thanks anacedent, I will do so in the future, I do appreciate the help!

    I will let you know tomorrow how I go with your example.

  6. #6
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    Jun 2007
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    Hi, I ended up just doing another select count(*). It was just easier, and wont have too much of a performance hit.

    thanks for the help

  7. #7
    Join Date
    Dec 2003
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    Select count(*) could bring back a different # of rows than your cursor, in a highly concurrent environment where your data is changing. The only accurate way to get a count of rows processed by a cursor is SQL%ROWCOUNT.

    ---=cf

  8. #8
    Join Date
    Jun 2007
    Posts
    21
    That is true chuck. Thanks for the info, but I thought that you could not do a SQL%ROWCOUNT on a cursor?

    Do you have any particular examples?

    Thanks!

  9. #9
    Join Date
    Jun 2007
    Posts
    21
    Just thought I would report further. I did some reading in the SQL%ROWCOUNT property and found that you can do something like this:

    open cursor_name for select id from customer
    fetch cursor_name bulk collect into id_var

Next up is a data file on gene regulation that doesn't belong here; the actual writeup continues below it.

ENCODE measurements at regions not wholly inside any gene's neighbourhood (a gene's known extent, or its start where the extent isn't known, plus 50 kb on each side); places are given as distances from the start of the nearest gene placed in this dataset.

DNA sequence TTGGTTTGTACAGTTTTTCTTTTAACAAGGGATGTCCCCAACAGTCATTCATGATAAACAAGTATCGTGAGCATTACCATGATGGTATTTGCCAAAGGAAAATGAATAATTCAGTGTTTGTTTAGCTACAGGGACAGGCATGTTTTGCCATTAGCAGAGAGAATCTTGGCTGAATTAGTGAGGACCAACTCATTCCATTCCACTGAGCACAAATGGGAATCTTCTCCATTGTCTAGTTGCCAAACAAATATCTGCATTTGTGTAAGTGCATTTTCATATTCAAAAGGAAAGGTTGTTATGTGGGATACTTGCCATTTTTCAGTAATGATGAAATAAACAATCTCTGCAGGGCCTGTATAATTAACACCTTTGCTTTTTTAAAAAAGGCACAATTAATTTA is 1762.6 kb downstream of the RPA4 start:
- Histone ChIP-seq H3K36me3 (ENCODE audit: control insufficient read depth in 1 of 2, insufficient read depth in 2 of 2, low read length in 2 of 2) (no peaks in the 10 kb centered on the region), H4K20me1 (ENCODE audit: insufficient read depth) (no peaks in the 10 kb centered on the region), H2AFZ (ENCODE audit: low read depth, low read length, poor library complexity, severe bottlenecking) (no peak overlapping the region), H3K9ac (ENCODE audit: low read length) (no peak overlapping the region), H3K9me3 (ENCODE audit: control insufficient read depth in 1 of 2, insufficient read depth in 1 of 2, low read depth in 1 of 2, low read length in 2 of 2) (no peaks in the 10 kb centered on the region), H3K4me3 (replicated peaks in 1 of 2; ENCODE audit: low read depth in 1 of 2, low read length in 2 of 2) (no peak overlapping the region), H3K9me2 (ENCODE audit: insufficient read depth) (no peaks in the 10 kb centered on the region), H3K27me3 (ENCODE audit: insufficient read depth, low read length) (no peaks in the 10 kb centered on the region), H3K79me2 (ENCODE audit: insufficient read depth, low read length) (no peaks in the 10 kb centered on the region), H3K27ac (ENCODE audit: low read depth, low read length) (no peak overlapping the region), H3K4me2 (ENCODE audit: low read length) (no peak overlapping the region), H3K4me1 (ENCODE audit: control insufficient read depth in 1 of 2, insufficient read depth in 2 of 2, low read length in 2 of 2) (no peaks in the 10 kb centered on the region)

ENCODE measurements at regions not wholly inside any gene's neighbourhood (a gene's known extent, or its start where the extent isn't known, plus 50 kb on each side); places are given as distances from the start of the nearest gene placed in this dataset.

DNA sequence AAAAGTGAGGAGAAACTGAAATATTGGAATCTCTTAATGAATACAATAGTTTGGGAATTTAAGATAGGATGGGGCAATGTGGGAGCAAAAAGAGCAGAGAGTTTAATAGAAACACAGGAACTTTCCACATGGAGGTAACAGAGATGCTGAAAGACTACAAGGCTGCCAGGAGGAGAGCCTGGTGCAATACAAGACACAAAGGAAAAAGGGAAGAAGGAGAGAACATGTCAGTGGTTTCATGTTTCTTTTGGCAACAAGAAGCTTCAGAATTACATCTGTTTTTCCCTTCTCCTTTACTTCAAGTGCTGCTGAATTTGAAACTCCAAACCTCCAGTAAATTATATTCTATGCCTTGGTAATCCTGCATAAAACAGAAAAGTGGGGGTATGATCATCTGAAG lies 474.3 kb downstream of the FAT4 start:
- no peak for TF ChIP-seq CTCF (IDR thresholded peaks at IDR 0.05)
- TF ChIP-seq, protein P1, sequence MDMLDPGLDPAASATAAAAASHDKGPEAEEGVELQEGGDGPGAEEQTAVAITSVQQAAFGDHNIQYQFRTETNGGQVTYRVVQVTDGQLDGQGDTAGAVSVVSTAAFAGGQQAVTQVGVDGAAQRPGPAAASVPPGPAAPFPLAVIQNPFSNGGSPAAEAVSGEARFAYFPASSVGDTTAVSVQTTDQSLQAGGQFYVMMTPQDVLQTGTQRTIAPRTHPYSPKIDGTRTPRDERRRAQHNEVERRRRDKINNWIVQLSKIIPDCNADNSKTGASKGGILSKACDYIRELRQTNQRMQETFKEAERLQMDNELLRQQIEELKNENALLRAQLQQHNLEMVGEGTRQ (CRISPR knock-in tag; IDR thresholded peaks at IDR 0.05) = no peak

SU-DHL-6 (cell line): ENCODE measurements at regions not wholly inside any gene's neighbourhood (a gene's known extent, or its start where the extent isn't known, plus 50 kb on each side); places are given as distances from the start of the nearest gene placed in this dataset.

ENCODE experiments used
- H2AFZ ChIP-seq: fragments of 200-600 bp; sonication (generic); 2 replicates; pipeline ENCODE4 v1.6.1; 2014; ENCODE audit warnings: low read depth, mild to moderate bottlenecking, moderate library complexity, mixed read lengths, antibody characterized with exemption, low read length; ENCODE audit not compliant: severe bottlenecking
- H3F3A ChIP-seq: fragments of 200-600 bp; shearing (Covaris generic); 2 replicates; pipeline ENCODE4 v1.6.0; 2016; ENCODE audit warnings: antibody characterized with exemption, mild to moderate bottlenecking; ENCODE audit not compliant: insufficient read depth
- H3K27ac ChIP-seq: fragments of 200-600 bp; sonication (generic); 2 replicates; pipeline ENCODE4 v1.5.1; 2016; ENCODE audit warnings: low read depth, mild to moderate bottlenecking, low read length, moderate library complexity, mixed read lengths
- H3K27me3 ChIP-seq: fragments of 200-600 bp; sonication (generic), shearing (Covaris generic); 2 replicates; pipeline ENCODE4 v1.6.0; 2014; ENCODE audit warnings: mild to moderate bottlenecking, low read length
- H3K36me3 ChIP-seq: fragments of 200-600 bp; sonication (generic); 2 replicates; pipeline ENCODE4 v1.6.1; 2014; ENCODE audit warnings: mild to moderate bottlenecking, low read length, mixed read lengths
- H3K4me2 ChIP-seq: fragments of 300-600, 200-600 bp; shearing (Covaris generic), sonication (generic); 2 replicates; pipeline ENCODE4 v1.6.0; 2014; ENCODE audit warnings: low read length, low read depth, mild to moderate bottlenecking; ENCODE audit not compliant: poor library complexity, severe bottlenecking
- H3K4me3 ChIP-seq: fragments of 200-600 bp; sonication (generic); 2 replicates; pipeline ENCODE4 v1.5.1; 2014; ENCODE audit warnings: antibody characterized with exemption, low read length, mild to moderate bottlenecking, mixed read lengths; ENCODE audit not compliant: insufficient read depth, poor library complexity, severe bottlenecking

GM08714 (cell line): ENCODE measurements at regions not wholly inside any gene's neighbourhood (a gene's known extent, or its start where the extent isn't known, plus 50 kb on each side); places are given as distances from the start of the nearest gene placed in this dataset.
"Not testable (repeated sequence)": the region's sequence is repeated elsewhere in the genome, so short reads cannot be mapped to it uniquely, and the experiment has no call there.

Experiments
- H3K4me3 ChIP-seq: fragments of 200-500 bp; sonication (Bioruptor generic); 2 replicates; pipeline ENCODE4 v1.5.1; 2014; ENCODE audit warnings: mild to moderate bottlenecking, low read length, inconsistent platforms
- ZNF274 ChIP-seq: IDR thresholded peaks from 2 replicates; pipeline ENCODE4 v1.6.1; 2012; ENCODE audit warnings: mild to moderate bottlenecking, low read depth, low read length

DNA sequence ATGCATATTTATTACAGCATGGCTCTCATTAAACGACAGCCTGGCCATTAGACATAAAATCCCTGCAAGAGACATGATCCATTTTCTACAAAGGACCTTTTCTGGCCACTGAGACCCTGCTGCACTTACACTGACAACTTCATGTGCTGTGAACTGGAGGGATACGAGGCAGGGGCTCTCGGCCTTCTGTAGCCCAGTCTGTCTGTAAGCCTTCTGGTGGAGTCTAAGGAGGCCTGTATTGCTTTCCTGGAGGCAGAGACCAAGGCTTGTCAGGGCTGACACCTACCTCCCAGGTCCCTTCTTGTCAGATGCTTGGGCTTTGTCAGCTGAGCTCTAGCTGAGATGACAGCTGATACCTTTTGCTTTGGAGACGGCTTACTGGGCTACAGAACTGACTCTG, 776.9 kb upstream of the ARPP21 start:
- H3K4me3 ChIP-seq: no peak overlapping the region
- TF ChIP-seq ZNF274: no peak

results_count := cursor_name%ROWCOUNT

    and that works quite efficiently!

    references:
    http://www.unix.org.ua/orelly/oracle...8i/ch05_04.htm

    http://www.oracle-base.com/articles/8i/BulkBinds8i.php

  10. #10
    Join Date
    Dec 2003
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    That sample code is in anacedent's post, btw.
    --=cf

  11. #11
    Join Date
    Sep 2002
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    UK
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    Provided Answers: 1
    Quote Originally Posted by markmacumber
    Just thought I would report further. I did some reading in the SQL%ROWCOUNT property and found that you can do something like this:

    open cursor_name for select id from customer
    fetch cursor_name bulk collect into id_var
    results_count := cursor_name%ROWCOUNT

    and that works quite efficiently!
    Quite efficiently, yes. But bear in mind that some queries could return many thousands of rows, and might take a long time about it. You can limit the amount of rows counted using the LIMIT clause:
    Code:
    open cursor_name for select id from customer;
    fetch cursor_name bulk collect into id_var LIMIT 201;
    results_count := cursor_name%ROWCOUNT;
    Now if your results_count returns 201 you can modify the information displayed to the user to something like "More than 200 rows found".

  12. #12
    Join Date
    Sep 2004
    Location
    London, UK
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    If it's OK to pull the entire resultset back (and not do any processing until you've got it), don't you store it in some sort of array in Java? And if so, can't it tell you the number of elements it has? I don't know much Java I'm afraid.